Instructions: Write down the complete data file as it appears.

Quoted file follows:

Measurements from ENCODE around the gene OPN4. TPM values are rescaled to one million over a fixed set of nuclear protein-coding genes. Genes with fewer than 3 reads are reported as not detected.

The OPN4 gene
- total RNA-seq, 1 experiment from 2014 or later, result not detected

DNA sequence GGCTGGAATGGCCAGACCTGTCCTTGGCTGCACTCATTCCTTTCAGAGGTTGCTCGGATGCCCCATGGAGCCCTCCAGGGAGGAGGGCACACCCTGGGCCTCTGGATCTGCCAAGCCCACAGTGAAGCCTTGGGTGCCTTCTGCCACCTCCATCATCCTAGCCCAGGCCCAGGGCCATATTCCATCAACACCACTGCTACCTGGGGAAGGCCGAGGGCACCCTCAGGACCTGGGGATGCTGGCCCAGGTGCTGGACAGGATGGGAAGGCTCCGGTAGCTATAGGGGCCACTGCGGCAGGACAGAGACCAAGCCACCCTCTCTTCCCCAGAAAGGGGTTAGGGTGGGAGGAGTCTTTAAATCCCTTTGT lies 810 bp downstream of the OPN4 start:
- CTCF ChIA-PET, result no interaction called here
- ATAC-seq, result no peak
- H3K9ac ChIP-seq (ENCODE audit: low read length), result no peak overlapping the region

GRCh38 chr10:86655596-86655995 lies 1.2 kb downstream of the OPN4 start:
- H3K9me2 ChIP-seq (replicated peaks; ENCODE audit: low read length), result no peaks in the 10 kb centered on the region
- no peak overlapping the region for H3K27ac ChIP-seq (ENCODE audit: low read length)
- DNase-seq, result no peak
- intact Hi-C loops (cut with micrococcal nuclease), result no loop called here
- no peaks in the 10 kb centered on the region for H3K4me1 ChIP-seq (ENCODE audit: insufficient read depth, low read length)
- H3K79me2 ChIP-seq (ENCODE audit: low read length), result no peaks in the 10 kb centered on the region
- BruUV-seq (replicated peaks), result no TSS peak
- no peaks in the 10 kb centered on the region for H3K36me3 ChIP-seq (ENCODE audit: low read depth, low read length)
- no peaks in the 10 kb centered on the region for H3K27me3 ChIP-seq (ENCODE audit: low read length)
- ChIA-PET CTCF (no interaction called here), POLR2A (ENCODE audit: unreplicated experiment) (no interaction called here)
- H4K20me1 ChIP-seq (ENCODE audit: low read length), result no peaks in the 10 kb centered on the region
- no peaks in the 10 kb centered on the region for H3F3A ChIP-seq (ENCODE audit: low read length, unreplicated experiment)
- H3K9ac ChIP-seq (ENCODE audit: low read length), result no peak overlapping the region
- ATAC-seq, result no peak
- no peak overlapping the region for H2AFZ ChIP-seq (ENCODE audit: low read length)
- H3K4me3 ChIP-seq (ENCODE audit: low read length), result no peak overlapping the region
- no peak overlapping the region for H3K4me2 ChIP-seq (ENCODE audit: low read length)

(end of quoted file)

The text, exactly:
Measurements from ENCODE around the gene OPN4. TPM values are rescaled to one million over a fixed set of nuclear protein-coding genes. Genes with fewer than 3 reads are reported as not detected.

The OPN4 gene
- total RNA-seq, 1 experiment from 2014 or later, result not detected

DNA sequence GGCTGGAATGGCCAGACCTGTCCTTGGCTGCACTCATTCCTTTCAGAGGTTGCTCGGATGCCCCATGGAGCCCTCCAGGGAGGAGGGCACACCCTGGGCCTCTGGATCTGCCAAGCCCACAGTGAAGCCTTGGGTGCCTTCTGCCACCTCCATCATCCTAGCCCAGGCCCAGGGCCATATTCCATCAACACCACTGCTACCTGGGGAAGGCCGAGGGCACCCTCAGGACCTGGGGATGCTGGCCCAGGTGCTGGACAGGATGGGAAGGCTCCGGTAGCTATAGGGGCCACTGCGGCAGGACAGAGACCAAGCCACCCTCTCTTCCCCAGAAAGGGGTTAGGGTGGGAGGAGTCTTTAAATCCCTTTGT lies 810 bp downstream of the OPN4 start:
- CTCF ChIA-PET, result no interaction called here
- ATAC-seq, result no peak
- H3K9ac ChIP-seq (ENCODE audit: low read length), result no peak overlapping the region

GRCh38 chr10:86655596-86655995 lies 1.2 kb downstream of the OPN4 start:
- H3K9me2 ChIP-seq (replicated peaks; ENCODE audit: low read length), result no peaks in the 10 kb centered on the region
- no peak overlapping the region for H3K27ac ChIP-seq (ENCODE audit: low read length)
- DNase-seq, result no peak
- intact Hi-C loops (cut with micrococcal nuclease), result no loop called here
- no peaks in the 10 kb centered on the region for H3K4me1 ChIP-seq (ENCODE audit: insufficient read depth, low read length)
- H3K79me2 ChIP-seq (ENCODE audit: low read length), result no peaks in the 10 kb centered on the region
- BruUV-seq (replicated peaks), result no TSS peak
- no peaks in the 10 kb centered on the region for H3K36me3 ChIP-seq (ENCODE audit: low read depth, low read length)
- no peaks in the 10 kb centered on the region for H3K27me3 ChIP-seq (ENCODE audit: low read length)
- ChIA-PET CTCF (no interaction called here), POLR2A (ENCODE audit: unreplicated experiment) (no interaction called here)
- H4K20me1 ChIP-seq (ENCODE audit: low read length), result no peaks in the 10 kb centered on the region
- no peaks in the 10 kb centered on the region for H3F3A ChIP-seq (ENCODE audit: low read length, unreplicated experiment)
- H3K9ac ChIP-seq (ENCODE audit: low read length), result no peak overlapping the region
- ATAC-seq, result no peak
- no peak overlapping the region for H2AFZ ChIP-seq (ENCODE audit: low read length)
- H3K4me3 ChIP-seq (ENCODE audit: low read length), result no peak overlapping the region
- no peak overlapping the region for H3K4me2 ChIP-seq (ENCODE audit: low read length)